Charles D. McCarrick is an entrepreneur, inventor, and lead visionary of Micro-Ant. In 2022, Micro-Ant won the SatCom Innovation Group Award for Most Innovative Product of the Year for the successful development of its Ultra-Wide Band (3.5 GHz) Ka Antenna System. The system enables connectivity over extended frequency bands in Ka for roaming across multiple satellite operators in all orbits.
Charles has a PhD in Advanced Electromagnetics from the University of Massachusetts, Dartmouth. He is also the author of the book “Lessons My Brothers Taught Me,” about how budding entrepreneurs can harness life lessons and their personal qualities to yield success.
Charles grew up with five siblings, all of whom taught him important life lessons that he later applied to his career. His evolution from quitting his day job to founding and succeeding at building an extremely valuable high-tech business has been quite a journey.
With more than 10 patents to his name, he pioneers and supplies unique equipment to the communications industry.
What you will learn
- From brotherly wisdom to booming business: Turning life lessons into a published book
- Charles shares what inspired him to pursue a PhD in Advanced Electromagnetics
- Introducing Micro-Ant: A company transforming technology and connectivity
- Discover some surprising ways antennas are used
- Learn about the 4S Framework: Salability, Sensibility, Sustainability, and Scalability
- Charles shares what his next passion project is all about
- Plus loads more!
00:00:03 - 00:01:49
Hi everyone and welcome to The Jeff Bullas Show. Today I have with me, Charlie McCarrick. Now, Charlie has an accent that I had trouble struggling with, which I thought he was almost Irish, but he's actually American. And we had a quick chat about that. I've got an Australian accent, which is because I'm from Sydney, Australia. Charles is an entrepreneur, inventor and lead visionary of Micro-Ant. In 2022 Micro-Ant won the SatCom Innovation Group Award for the Most Innovative Product of the Year for the successful development of the Ultra-Wide Band 3.5 gigahertz Ka Antenna System. And we're gonna find out what that it really means. The system enables connectivity over extended frequency bands in Ka for roaming across multiple satellite operators in all orbits. So Charlie's a micro and obviously in the communications business. He has a PhD in Advanced Electromagnetic from University of Massachusetts, Dartmouth. He is the author behind the book Lessons My Brothers Taught Me about how budding entrepreneurs can harness life lessons and their personal qualities to yield success.
A little bit more about Charlie. He grew up with five siblings, all of whom taught him important life lessons that later applied to his career. His evolution from quitting his day job to founding and succeeding at building an extremely valuable high tech business has been quite a journey. And what I love about Charlie is that he's not afraid to reflect on mistakes he made along the way because without learning from errors, he wouldn't be where he is today. Charlie has more than 10 patents to his name and he pioneers and supplies unique equipment to the communications industry.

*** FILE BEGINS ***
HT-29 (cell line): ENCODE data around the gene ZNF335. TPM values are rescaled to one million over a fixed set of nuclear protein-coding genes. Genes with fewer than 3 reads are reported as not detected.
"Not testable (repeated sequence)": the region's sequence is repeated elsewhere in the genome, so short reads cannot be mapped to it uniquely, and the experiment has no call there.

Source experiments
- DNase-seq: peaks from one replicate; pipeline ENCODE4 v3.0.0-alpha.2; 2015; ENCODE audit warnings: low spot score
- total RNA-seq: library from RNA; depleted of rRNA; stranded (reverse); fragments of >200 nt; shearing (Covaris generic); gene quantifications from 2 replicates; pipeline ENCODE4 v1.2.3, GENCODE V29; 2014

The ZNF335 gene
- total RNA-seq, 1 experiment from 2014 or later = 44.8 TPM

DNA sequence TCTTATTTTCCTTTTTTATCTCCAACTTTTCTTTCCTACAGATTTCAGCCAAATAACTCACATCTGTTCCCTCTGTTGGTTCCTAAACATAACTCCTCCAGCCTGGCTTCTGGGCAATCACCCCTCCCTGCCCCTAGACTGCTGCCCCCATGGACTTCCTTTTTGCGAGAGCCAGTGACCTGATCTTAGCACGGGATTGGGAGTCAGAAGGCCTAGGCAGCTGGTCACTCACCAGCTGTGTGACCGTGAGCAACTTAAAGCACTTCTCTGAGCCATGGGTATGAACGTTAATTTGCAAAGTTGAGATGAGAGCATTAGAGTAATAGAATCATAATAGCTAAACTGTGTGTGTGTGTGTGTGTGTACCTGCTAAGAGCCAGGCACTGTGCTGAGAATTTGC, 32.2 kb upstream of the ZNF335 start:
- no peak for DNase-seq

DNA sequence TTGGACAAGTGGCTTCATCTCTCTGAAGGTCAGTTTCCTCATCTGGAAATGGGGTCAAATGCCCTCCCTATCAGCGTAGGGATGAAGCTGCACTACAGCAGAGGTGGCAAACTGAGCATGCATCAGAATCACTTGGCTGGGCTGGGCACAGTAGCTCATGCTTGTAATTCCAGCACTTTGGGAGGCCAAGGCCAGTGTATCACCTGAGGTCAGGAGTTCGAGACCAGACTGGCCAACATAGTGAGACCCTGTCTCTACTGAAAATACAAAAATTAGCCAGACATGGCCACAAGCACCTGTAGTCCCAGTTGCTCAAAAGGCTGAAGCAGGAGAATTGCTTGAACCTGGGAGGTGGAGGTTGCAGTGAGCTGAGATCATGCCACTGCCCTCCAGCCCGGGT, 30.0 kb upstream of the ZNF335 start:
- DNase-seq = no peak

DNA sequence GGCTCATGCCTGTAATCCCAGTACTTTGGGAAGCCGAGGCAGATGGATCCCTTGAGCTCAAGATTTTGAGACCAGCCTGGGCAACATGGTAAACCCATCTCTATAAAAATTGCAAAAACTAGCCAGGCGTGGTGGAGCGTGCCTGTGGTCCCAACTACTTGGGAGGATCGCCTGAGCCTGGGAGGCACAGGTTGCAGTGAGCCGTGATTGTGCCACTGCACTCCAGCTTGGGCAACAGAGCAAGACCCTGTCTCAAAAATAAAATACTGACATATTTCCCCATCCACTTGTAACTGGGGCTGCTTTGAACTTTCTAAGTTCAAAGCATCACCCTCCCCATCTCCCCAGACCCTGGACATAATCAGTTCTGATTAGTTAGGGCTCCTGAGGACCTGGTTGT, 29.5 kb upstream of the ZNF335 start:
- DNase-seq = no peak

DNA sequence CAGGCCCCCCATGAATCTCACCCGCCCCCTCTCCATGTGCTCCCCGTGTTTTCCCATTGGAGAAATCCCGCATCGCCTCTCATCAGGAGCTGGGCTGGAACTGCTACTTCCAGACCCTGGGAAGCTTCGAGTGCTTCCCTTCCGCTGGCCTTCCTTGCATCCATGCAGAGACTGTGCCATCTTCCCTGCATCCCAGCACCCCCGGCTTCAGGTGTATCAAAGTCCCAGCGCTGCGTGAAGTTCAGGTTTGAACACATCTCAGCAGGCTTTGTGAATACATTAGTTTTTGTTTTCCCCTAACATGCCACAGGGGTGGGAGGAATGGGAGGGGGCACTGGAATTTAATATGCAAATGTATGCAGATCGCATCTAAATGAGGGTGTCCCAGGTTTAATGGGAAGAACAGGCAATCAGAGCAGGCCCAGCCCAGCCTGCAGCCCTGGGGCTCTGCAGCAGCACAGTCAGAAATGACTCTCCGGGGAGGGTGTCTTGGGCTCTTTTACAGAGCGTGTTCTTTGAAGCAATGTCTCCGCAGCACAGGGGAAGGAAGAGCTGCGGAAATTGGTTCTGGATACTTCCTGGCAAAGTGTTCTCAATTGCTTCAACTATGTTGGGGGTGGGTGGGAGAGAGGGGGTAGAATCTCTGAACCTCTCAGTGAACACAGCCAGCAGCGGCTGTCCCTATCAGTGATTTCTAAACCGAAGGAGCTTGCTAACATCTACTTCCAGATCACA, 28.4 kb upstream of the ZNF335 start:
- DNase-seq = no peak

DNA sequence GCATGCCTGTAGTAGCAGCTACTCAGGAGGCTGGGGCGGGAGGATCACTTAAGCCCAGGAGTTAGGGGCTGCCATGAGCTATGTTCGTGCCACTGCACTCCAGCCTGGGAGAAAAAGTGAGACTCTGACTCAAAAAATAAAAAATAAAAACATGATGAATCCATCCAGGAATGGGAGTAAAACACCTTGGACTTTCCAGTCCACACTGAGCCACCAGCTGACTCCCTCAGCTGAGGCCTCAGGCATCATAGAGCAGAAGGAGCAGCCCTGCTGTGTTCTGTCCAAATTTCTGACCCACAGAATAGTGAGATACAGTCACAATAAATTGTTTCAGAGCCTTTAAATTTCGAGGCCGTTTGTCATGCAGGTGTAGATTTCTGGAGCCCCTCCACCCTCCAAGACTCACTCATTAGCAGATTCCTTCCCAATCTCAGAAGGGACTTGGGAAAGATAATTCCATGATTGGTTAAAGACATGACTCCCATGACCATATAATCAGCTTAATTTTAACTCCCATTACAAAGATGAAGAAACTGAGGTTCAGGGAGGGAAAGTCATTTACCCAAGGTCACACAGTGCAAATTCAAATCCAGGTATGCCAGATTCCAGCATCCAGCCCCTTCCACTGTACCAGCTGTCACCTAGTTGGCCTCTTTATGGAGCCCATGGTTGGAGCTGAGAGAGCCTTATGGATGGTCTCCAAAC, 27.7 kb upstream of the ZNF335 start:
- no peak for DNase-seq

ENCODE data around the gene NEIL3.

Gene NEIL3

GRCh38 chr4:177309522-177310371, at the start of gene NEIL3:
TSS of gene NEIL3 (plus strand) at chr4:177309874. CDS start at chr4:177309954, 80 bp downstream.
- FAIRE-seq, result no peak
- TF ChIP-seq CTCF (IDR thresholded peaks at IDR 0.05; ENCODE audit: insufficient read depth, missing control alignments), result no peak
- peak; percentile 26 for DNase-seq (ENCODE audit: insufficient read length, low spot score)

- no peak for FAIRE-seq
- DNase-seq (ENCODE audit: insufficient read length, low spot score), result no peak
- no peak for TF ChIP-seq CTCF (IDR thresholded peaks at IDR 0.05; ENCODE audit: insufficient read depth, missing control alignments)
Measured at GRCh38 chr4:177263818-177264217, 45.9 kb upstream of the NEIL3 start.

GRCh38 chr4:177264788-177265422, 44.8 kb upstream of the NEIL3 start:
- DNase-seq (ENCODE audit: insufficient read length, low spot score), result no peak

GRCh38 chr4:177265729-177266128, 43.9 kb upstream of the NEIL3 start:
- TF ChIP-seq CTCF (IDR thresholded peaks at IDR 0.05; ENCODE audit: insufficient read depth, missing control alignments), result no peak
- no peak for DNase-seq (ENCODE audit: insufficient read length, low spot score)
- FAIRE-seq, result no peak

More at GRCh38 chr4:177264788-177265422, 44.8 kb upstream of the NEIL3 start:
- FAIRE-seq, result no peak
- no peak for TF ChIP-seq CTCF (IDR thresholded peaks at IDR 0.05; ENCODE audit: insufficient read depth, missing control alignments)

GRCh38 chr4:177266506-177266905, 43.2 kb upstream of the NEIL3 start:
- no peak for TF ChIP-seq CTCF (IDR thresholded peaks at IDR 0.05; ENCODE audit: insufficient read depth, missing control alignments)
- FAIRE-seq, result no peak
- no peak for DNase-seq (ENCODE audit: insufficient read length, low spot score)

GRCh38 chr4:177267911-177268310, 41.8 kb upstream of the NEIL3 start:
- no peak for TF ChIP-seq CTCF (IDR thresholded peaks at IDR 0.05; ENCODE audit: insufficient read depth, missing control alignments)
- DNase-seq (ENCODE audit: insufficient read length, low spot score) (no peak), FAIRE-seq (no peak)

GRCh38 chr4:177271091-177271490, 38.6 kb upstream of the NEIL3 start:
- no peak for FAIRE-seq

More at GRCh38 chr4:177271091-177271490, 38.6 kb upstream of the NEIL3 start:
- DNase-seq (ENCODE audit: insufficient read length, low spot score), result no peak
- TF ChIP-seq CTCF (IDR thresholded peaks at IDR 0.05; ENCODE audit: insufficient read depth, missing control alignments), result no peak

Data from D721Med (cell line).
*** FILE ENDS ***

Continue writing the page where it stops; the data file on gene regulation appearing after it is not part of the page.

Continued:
So Charlie, that's quite a resume. Thank you very much for coming on the show. It's an absolute pleasure.
00:01:50 - 00:02:00
Oh, you're kidding. Thank you, Jeff. It's, yeah, I've been watching a number of your podcasts. You're a bit of a celebrity to me. And so to see you here live talking to me, it's a real thrill.
00:02:01 - 00:02:31
It's an absolute pleasure. I just love doing this podcast because I get to learn so much. And what we try and do is get behind the success of the qualities, success, the stories behind successful entrepreneurs and especially in the tech and more digital industries. But, Charlie, so your book is Lessons My Brothers Taught Me. Now, there's an interesting thing about that. You've got a sister as well. You left her out.
00:02:32 - 00:02:47
No. Well, she's in the book and I actually dedicated the book to her. She was the oldest and somehow managed to stay clear of all of the high jinks. So, yeah. So, but, she was certainly present.
00:02:47 - 00:03:34
Okay. Right. Okay, yeah, I saw her and mentioned so it's not as if you left her out, but it was just, I went, my sister, well, I had a sister too when she was born 15 years after I was born which, sort of, that was interesting because we were three brothers and then suddenly a sister shows up 15 years later. And it's like your idea of family changed almost. It was really fascinating. But enough about me, look, the other thing I want to know is what inspired you to write the book. Obviously, you had quite, I've read a bit of the book and it's got some very colorful descriptions about the battles between the brothers and in often supporting events. So, is that what inspired you to write the book using that title?
00:03:35 - 00:05:51